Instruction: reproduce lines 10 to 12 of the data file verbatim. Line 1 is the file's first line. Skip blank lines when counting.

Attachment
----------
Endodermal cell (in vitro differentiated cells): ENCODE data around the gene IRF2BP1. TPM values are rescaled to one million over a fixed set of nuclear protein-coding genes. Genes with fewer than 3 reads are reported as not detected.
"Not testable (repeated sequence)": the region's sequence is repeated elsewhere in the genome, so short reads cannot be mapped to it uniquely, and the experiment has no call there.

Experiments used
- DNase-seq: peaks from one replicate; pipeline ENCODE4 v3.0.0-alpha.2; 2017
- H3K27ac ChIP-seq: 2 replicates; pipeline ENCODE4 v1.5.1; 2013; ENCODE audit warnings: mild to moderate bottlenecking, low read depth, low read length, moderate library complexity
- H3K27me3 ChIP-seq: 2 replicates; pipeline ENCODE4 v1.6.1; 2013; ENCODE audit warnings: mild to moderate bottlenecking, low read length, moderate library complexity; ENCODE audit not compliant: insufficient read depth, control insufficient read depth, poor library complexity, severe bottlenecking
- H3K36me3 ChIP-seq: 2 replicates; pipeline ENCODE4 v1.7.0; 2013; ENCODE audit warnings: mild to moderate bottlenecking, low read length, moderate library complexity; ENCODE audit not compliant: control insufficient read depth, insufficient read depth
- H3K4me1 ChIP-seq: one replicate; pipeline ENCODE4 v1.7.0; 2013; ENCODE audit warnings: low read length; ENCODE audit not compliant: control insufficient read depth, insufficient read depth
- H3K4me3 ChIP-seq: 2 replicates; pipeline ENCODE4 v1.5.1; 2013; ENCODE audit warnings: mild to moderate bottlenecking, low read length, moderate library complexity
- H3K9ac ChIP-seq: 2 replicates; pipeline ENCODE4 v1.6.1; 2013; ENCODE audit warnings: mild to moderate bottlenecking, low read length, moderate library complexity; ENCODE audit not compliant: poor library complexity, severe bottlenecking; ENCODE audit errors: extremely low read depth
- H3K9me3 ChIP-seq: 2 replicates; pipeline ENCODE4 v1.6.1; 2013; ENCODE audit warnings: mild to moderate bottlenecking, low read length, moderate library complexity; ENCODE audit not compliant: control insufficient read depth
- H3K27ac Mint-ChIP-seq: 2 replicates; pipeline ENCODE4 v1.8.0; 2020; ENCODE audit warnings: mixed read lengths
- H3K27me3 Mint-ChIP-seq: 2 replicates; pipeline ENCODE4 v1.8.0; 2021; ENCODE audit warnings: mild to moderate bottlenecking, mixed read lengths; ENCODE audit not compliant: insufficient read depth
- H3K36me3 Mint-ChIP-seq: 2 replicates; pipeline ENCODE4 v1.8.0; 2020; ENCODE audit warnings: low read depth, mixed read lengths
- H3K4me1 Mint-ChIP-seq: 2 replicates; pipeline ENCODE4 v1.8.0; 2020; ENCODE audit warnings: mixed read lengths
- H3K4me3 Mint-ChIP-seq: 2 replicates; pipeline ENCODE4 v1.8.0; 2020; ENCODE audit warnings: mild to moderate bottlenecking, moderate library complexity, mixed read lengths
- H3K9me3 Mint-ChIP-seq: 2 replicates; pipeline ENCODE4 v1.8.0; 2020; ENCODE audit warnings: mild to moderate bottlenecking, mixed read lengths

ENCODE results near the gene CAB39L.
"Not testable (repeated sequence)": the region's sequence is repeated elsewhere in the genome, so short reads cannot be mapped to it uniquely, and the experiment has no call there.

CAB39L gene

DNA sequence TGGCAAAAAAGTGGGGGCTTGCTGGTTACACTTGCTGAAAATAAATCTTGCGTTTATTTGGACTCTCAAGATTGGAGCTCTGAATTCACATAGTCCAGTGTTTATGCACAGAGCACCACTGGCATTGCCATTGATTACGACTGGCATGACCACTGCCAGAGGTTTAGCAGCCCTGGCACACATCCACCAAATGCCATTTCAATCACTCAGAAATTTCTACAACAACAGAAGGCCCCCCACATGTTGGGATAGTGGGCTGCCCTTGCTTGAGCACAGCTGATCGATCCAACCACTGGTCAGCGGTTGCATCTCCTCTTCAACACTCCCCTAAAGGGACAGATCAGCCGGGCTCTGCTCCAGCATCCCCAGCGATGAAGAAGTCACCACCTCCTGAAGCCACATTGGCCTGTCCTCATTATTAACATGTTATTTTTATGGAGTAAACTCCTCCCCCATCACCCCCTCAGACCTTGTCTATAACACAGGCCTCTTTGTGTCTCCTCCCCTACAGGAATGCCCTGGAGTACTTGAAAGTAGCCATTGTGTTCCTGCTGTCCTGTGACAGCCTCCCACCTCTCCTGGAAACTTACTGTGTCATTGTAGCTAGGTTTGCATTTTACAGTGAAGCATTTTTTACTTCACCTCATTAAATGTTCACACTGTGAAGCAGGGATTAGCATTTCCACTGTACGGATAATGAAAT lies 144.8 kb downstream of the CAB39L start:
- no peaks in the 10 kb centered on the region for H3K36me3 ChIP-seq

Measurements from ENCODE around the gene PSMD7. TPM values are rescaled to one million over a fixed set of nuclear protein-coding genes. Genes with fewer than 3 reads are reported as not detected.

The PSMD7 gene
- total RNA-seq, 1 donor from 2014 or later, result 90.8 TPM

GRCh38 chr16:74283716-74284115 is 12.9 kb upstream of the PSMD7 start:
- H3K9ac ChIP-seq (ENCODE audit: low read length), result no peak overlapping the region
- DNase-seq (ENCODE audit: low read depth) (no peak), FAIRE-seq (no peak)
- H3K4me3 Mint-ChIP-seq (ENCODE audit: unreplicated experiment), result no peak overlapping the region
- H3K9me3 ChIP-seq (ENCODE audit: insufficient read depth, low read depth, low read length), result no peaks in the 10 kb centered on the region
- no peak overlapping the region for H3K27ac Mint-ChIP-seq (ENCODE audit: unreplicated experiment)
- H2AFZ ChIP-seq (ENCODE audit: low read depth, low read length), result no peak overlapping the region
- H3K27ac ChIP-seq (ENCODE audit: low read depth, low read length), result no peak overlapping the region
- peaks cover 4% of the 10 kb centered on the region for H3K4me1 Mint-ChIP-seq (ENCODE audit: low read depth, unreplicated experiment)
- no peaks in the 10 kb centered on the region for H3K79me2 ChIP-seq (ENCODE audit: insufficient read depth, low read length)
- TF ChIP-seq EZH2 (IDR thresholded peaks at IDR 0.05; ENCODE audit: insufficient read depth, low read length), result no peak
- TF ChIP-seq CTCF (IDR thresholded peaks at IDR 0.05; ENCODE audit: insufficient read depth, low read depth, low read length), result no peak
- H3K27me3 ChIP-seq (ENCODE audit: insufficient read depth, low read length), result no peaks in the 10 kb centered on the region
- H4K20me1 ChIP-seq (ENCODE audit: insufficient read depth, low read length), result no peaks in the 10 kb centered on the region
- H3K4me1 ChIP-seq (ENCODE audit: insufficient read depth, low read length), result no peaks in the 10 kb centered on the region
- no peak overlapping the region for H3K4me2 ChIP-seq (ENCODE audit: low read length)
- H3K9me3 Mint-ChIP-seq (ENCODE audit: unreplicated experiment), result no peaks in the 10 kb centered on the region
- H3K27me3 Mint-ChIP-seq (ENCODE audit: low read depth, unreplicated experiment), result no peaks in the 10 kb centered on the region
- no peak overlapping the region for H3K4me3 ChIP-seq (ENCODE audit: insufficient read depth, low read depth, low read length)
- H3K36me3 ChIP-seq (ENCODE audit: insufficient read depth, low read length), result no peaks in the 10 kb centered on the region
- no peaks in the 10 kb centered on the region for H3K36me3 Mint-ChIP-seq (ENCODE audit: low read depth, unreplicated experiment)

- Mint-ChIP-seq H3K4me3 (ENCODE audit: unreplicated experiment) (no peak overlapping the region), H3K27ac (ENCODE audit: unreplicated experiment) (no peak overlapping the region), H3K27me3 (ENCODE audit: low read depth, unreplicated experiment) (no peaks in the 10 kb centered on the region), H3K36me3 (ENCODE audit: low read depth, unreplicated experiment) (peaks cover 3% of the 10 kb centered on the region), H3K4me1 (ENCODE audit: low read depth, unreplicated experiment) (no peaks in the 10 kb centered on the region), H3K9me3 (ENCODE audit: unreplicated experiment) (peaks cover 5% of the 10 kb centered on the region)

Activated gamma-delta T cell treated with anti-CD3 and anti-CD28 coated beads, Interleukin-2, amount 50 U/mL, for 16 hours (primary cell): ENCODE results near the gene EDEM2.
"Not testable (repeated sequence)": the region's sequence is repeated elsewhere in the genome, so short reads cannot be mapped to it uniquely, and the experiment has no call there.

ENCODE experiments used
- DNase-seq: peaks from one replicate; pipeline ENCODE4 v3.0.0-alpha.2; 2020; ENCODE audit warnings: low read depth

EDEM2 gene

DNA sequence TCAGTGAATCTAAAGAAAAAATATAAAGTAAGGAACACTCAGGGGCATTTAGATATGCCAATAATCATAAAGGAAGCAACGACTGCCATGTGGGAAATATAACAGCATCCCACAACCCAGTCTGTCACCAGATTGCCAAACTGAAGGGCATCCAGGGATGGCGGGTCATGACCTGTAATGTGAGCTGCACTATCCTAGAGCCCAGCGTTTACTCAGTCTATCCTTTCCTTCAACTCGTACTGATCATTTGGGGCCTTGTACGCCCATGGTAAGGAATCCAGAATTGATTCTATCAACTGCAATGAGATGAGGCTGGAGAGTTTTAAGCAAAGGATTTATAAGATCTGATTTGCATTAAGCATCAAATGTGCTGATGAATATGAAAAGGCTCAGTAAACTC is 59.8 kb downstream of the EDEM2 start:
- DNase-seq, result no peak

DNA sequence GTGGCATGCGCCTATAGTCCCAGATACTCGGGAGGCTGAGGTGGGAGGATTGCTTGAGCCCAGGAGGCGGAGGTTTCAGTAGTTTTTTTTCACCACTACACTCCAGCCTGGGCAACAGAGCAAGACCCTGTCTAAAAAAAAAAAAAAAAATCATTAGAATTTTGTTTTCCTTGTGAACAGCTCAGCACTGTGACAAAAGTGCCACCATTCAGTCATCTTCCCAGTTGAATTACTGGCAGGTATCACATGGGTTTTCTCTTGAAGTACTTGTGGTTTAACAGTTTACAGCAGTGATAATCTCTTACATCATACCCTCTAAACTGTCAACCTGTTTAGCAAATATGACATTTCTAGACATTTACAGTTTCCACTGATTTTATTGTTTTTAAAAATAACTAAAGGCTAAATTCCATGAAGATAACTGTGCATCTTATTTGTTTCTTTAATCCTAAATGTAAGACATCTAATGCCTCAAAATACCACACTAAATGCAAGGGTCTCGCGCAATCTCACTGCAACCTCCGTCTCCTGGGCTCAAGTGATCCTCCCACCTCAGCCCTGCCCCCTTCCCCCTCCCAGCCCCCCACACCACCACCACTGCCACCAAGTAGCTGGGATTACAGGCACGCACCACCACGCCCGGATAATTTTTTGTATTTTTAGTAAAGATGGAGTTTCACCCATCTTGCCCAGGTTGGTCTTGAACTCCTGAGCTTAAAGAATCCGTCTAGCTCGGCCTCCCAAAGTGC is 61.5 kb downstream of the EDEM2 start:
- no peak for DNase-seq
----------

- H3K9ac ChIP-seq: 2 replicates; pipeline ENCODE4 v1.6.1; 2013; ENCODE audit warnings: mild to moderate bottlenecking, low read length, moderate library complexity; ENCODE audit not compliant: poor library complexity, severe bottlenecking; ENCODE audit errors: extremely low read depth
- H3K9me3 ChIP-seq: 2 replicates; pipeline ENCODE4 v1.6.1; 2013; ENCODE audit warnings: mild to moderate bottlenecking, low read length, moderate library complexity; ENCODE audit not compliant: control insufficient read depth
- H3K27ac Mint-ChIP-seq: 2 replicates; pipeline ENCODE4 v1.8.0; 2020; ENCODE audit warnings: mixed read lengths